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Americans collectively owe $1.48 trillion in student loan debt. That’s approximately 44 million Americans. Furthermore, the Institute for College Access & Success reports that seniors leave college with an average $28,950 in debt, and Black students are among those carrying the heaviest debt loads.

An estimated 86.8% of Black students take out federal student loans to attend a four-year public college, as opposed to 59.9% of white students, according to the National Center for Education Statistics (NCES).

But for Black students, who often face limited access to capital to begin with, paying off these loans can take decades — even a lifetime. And unfortunately, in comparison to their white peers, these loans even come at a steeper cost.

According to in-depth analysis of data from Demos (a think-tank that catalyzes progressive change) and NCES, Black and Hispanic students are paying more for student loans than white students.

Social and labor inequalities have led to less accumulated wealth, which has resulted in more student loan debt for students of color. With a lack of home equity, investments and savings,

Black families in comparison with white families, have fewer out-of-pocket resources to pay for college, which leads to more borrowing, according to the Economic Policy Institute. Not to mention, among those who finish college, Black and Hispanic bachelor’s degree holders default five times as often as white bachelor’s degree holders.

But although these numbers are discouraging, there is some light at the end of the tunnel for these borrowers of color. It is possible to dig yourself out of student debt. It just takes a little bit more discipline and planning to do so. Here are a few a few tips in order to do so.

Pay every time, on time.

We know, we know — things happen. It’s not always feasible to make every payment all the time. However, it’s extremely important for not only your debt ratio, but also for your credit score to make sure you keep up with your monthly payments. It’s actually easier and wiser to pay off your student debt while you’re young and not yet burdened by the escalating monthly expenses that come with age and life changes. Imagine how much worse it will get once you’re married, have a family, or are on the market to buy a house or a new car (or two)?

Consolidate your debt.

High interest rates can cause your debt to grow over time. And the higher your rates are, the more you’ll pay in the long run. Depending on the type of debt you have, and the interest rate your lender charges, you could end up paying thousands more than you originally borrowed.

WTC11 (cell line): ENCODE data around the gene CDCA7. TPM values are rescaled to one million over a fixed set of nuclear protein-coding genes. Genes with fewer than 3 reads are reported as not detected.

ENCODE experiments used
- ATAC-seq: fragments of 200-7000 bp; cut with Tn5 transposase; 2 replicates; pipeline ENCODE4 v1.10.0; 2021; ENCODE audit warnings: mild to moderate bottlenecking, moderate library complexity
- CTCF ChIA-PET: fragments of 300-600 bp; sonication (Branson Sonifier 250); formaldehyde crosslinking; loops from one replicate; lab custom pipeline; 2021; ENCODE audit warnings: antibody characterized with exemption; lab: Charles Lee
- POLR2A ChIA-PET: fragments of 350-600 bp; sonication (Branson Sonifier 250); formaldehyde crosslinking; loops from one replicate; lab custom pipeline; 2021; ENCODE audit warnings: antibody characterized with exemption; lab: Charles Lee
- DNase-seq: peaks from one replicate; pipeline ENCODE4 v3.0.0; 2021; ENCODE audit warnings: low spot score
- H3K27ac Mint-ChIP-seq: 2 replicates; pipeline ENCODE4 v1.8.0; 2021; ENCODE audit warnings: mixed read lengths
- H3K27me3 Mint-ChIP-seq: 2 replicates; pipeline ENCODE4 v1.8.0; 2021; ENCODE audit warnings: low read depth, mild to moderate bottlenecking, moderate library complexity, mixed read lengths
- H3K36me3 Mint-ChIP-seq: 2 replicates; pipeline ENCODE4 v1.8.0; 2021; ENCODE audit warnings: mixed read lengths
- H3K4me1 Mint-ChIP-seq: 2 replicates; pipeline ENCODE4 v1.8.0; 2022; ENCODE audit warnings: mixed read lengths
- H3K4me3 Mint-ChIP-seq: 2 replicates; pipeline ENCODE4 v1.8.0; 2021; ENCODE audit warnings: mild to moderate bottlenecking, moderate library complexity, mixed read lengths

Make some extra cash and then put it towards your loans.

During secure the bag season, it’s important that you use those “bags” to pay down your loans. Whether you get a side gig as a bartender, grow your Instagram feed in order to bring in some influencer cash, or even do some consulting, it’s important to bring in a few extra dollars if you feel like you’re in a hole and can’t go out of it. Don’t have extra time for a side gig? Use any cash windfalls or newfound money, such as annual raises and bonuses, or that annual tax refund to pay down your loans.

Prioritize paying down loans with higher interest rates.

It’s important to figure out your loans that have the highest interest rates in order to pay down those first. Loans that have a higher interest rate will result in more cash that you’re spending in the long run. So prioritize those first, and then focus on reducing each one — one loan at a time. When you look to reduce them all at one time, we know how overwhelming it may seem, but with this strategy you’ll ultimately begin to make a bump in your debt.

Pay more than the monthly minimum each month.

There’s nothing more important than paying off your minimum payments each month. One of the best and easiest strategies to reduce debt is by making more than your minimum payment each month. Make it even easier by setting up biweekly payments. With biweekly payments, your regular monthly payment is cut in half and you pay that half every two weeks. Doing so equals to 13 payments per year instead of 12. It sounds small, but it’s huge. And if you’re able to, you can put extra money on top of your biweekly payment toward your principal, saving you even more money on interest and the time it will take to pay off your loan.

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